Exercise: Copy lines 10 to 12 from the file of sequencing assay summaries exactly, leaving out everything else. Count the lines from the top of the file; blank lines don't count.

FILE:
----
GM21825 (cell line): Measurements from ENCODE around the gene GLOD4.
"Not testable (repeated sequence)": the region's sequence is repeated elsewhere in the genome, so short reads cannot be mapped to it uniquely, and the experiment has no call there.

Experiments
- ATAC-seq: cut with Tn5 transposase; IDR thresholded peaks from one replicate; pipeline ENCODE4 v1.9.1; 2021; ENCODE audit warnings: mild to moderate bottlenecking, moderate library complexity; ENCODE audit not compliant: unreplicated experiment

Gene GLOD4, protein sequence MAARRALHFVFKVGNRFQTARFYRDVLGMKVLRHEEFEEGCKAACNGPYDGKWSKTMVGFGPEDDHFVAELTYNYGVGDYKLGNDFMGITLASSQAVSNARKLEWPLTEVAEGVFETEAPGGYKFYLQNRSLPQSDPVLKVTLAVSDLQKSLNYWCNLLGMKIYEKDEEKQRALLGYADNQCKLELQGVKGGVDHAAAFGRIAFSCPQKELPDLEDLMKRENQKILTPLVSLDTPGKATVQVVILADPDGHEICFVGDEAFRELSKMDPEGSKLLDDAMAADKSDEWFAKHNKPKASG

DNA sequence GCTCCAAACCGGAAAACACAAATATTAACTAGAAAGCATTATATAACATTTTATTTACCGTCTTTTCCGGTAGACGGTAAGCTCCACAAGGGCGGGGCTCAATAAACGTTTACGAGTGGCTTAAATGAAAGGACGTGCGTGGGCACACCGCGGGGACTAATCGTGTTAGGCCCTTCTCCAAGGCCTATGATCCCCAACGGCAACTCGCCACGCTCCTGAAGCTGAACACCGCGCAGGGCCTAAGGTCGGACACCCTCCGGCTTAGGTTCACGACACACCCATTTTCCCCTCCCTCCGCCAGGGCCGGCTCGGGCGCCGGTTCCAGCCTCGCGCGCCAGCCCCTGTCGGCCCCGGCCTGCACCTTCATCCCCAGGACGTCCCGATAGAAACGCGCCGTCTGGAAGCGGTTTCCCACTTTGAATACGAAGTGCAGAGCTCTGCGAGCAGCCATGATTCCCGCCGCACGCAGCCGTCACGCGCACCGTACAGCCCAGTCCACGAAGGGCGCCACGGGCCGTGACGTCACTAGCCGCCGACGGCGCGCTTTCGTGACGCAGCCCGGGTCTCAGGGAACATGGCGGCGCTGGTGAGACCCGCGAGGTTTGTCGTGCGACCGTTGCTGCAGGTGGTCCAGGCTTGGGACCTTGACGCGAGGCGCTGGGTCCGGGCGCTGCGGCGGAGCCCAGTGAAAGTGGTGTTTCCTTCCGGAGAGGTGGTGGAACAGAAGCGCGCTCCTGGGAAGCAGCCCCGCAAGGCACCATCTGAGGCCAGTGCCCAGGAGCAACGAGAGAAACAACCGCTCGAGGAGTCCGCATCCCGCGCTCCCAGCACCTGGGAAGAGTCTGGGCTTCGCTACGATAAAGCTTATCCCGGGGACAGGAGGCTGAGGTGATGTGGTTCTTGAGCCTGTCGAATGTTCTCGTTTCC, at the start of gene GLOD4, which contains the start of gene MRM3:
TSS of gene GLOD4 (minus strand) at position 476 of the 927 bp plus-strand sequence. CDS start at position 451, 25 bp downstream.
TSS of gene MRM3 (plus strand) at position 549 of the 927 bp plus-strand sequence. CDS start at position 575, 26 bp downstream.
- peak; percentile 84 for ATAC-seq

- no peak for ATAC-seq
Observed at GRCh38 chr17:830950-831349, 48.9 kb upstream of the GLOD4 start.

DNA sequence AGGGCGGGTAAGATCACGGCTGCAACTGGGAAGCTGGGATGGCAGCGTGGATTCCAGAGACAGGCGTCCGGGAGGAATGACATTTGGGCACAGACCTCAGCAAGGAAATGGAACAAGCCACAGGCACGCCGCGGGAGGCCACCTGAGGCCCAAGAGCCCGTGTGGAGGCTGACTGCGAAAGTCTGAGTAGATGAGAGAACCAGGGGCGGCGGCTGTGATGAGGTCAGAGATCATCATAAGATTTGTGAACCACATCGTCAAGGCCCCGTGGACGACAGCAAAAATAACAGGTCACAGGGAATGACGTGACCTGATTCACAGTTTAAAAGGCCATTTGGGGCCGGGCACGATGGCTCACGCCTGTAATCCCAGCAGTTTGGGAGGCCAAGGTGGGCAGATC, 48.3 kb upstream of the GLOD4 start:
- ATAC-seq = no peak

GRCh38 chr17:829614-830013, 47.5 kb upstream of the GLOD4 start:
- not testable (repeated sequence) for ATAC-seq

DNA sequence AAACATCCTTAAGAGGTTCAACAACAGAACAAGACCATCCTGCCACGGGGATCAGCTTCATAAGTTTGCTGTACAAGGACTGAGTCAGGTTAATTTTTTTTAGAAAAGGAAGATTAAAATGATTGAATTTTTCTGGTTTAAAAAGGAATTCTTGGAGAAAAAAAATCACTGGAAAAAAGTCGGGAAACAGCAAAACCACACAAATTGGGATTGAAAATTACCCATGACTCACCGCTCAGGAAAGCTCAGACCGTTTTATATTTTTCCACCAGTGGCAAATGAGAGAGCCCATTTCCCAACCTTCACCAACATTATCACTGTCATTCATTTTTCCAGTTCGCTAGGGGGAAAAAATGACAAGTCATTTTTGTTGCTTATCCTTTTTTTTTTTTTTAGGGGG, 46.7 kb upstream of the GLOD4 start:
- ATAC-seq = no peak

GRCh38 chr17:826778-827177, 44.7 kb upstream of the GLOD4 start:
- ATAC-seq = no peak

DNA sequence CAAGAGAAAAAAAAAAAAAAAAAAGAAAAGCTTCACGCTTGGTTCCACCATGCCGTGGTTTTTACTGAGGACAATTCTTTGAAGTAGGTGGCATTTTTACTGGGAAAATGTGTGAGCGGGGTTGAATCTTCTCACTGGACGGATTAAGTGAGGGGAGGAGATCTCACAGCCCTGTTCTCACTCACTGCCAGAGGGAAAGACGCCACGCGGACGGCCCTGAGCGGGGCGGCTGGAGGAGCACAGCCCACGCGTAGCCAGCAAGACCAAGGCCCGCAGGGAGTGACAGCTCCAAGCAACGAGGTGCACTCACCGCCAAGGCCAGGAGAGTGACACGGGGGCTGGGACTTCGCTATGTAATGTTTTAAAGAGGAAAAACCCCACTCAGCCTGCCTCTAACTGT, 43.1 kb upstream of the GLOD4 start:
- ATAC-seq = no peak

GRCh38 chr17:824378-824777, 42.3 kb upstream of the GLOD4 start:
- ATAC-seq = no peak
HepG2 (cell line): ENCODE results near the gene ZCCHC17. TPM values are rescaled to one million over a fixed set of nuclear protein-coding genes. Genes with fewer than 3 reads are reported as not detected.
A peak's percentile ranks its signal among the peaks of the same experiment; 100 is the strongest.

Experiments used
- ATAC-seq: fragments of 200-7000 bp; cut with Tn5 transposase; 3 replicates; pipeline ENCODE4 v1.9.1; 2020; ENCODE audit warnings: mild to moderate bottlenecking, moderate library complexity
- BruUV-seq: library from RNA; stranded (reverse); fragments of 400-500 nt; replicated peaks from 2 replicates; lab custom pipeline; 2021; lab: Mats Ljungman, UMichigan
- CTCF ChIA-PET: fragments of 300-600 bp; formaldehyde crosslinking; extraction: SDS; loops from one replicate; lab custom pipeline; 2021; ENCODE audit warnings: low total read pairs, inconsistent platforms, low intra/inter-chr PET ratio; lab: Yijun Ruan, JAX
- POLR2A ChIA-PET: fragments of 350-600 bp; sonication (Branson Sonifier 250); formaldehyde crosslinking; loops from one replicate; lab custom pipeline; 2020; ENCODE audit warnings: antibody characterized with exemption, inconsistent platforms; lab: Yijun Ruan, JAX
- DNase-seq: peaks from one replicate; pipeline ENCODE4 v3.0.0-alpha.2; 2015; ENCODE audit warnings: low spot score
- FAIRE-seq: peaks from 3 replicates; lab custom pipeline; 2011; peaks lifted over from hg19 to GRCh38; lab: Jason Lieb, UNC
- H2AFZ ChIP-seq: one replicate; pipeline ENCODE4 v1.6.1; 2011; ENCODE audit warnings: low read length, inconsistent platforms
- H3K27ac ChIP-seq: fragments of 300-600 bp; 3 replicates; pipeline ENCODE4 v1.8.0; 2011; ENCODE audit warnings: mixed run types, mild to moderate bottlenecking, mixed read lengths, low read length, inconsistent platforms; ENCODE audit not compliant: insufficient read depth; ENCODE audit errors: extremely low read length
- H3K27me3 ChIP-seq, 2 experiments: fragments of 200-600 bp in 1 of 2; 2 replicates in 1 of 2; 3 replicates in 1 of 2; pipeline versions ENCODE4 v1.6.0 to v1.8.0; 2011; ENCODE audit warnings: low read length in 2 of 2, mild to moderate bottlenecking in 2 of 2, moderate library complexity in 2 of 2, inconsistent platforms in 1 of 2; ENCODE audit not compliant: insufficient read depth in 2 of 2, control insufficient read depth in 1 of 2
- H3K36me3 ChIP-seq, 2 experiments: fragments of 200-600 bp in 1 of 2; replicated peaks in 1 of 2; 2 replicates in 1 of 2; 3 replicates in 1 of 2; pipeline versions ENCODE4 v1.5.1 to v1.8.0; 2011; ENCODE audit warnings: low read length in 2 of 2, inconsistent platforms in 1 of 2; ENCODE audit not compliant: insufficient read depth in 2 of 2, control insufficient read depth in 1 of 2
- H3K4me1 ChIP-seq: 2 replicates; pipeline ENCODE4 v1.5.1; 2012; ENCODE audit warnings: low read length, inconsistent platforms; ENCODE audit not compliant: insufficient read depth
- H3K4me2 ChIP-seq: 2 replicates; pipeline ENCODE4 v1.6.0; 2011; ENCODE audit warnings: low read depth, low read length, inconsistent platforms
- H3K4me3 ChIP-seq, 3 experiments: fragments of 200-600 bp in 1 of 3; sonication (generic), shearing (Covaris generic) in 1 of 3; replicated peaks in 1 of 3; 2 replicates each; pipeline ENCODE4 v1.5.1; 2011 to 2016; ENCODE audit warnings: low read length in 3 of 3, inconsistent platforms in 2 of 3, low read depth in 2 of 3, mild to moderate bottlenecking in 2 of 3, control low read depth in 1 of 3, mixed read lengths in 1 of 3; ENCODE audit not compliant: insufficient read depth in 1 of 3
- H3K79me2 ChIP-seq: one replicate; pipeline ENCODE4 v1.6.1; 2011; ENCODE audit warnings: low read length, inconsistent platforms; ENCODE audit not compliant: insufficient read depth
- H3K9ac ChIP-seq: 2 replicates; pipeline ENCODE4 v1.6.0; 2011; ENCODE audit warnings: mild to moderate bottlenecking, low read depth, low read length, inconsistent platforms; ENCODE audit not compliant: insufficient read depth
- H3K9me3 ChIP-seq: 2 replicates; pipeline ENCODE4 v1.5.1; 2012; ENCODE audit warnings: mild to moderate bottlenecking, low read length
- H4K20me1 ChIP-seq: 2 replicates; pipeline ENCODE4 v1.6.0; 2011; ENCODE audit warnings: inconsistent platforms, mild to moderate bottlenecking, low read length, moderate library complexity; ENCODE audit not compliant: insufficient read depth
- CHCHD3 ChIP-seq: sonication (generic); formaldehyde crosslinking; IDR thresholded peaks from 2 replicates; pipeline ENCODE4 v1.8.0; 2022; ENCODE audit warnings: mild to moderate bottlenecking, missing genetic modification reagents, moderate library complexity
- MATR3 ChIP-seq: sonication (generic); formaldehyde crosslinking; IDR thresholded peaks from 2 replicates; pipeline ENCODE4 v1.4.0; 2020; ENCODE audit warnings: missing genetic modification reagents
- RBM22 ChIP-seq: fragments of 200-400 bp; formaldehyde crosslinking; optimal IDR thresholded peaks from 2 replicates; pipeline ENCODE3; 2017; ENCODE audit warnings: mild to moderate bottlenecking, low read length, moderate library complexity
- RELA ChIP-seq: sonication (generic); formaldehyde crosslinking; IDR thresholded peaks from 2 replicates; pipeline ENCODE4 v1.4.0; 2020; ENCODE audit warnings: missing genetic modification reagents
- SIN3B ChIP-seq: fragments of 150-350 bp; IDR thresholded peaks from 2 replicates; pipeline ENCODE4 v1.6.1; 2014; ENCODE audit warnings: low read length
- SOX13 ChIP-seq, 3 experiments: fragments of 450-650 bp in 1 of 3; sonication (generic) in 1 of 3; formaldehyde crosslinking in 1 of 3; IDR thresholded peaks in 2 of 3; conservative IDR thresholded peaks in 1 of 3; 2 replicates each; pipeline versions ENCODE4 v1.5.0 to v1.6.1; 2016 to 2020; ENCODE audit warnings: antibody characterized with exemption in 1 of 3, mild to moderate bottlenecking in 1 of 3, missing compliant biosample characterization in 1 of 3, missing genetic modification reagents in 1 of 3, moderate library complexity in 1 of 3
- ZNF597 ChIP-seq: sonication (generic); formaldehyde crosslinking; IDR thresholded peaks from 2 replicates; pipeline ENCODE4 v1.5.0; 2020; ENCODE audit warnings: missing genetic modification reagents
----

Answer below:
- no peak for ATAC-seq
Observed at GRCh38 chr17:830950-831349, 48.9 kb upstream of the GLOD4 start.

DNA sequence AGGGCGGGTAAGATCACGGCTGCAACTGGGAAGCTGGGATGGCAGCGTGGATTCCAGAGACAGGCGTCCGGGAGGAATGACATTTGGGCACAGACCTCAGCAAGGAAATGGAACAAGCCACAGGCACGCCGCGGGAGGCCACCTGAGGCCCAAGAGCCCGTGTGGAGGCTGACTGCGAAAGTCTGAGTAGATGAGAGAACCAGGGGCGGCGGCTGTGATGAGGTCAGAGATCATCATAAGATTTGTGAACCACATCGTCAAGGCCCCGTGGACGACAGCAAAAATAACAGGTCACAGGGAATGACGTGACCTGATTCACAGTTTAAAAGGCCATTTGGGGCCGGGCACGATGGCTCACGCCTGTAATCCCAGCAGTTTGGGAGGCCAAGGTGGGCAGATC, 48.3 kb upstream of the GLOD4 start: